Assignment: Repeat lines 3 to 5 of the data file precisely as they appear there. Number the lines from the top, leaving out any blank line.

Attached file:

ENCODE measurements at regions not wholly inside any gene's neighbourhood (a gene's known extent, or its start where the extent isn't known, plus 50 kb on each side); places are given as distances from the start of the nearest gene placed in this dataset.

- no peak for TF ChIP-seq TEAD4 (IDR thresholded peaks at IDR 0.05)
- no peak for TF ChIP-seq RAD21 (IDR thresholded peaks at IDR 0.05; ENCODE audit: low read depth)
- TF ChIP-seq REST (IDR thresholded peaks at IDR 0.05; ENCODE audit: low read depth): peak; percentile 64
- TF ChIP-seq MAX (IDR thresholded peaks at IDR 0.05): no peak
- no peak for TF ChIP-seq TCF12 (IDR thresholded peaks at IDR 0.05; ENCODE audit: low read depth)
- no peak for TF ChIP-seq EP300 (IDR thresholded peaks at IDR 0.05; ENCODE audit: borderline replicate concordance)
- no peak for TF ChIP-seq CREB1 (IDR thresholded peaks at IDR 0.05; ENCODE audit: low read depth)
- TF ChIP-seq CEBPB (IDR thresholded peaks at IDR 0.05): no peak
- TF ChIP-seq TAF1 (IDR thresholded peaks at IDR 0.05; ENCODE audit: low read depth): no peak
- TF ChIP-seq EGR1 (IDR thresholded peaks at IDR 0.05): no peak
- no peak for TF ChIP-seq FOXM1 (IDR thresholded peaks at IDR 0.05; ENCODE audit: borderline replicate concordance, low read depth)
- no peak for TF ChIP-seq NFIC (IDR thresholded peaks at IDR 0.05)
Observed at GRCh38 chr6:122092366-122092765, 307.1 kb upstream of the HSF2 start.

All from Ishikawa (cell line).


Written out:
- no peak for TF ChIP-seq RAD21 (IDR thresholded peaks at IDR 0.05; ENCODE audit: low read depth)
- TF ChIP-seq REST (IDR thresholded peaks at IDR 0.05; ENCODE audit: low read depth): peak; percentile 64
- TF ChIP-seq MAX (IDR thresholded peaks at IDR 0.05): no peak